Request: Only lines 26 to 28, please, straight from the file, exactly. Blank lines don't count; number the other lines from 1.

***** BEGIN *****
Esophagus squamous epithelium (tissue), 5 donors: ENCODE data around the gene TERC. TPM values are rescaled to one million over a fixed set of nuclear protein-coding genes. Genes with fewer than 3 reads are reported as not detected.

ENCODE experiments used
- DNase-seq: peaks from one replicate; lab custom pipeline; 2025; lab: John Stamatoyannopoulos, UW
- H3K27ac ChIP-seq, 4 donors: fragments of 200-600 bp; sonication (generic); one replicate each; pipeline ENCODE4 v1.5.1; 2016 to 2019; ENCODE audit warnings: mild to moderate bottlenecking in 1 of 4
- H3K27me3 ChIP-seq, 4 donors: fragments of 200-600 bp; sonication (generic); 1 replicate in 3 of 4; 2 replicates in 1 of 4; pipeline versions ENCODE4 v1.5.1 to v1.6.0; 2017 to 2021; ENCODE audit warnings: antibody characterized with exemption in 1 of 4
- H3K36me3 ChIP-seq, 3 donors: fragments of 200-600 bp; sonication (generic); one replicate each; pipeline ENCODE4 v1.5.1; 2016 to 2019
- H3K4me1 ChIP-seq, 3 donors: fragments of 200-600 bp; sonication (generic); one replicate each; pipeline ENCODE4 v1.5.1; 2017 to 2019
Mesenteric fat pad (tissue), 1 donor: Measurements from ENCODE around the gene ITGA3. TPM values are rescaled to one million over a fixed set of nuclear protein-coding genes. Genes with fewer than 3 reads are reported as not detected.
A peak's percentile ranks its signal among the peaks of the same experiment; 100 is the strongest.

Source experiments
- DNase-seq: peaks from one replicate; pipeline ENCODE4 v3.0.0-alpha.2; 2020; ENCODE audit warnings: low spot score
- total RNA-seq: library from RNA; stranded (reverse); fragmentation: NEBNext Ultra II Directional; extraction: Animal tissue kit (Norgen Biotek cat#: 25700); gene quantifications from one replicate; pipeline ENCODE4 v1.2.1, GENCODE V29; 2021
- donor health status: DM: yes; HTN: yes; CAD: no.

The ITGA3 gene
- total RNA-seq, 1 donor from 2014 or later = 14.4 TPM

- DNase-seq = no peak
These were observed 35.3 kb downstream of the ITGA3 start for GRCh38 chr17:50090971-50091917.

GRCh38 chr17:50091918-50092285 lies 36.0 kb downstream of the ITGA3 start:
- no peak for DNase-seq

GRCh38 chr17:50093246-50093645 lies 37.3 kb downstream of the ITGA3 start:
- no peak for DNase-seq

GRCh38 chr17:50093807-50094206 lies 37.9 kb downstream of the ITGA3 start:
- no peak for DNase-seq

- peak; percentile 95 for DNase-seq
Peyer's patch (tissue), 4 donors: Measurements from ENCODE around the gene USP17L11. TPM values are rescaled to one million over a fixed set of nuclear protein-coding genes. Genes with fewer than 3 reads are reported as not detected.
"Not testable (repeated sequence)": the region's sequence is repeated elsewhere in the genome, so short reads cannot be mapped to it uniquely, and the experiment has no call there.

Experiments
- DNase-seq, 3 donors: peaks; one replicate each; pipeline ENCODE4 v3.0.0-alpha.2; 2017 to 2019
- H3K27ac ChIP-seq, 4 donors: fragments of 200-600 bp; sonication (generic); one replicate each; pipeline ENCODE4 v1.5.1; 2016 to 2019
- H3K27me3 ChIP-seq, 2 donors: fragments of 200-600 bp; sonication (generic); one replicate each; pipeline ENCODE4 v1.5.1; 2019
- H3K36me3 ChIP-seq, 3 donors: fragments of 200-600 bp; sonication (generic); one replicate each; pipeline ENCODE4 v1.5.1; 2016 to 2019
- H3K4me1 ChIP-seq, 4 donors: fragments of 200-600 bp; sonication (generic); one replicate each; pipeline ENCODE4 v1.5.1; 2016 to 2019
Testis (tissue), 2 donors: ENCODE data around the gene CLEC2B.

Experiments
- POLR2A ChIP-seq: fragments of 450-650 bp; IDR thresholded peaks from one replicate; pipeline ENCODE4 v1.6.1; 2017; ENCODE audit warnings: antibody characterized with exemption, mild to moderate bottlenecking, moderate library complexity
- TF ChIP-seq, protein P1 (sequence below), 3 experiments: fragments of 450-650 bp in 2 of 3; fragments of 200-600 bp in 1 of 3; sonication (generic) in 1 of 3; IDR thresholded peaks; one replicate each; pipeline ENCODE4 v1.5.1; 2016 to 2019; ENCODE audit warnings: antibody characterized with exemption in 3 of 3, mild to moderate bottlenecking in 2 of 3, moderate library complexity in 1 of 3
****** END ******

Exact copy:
"Not testable (repeated sequence)": the region's sequence is repeated elsewhere in the genome, so short reads cannot be mapped to it uniquely, and the experiment has no call there.

Experiments
- DNase-seq, 3 donors: peaks; one replicate each; pipeline ENCODE4 v3.0.0-alpha.2; 2017 to 2019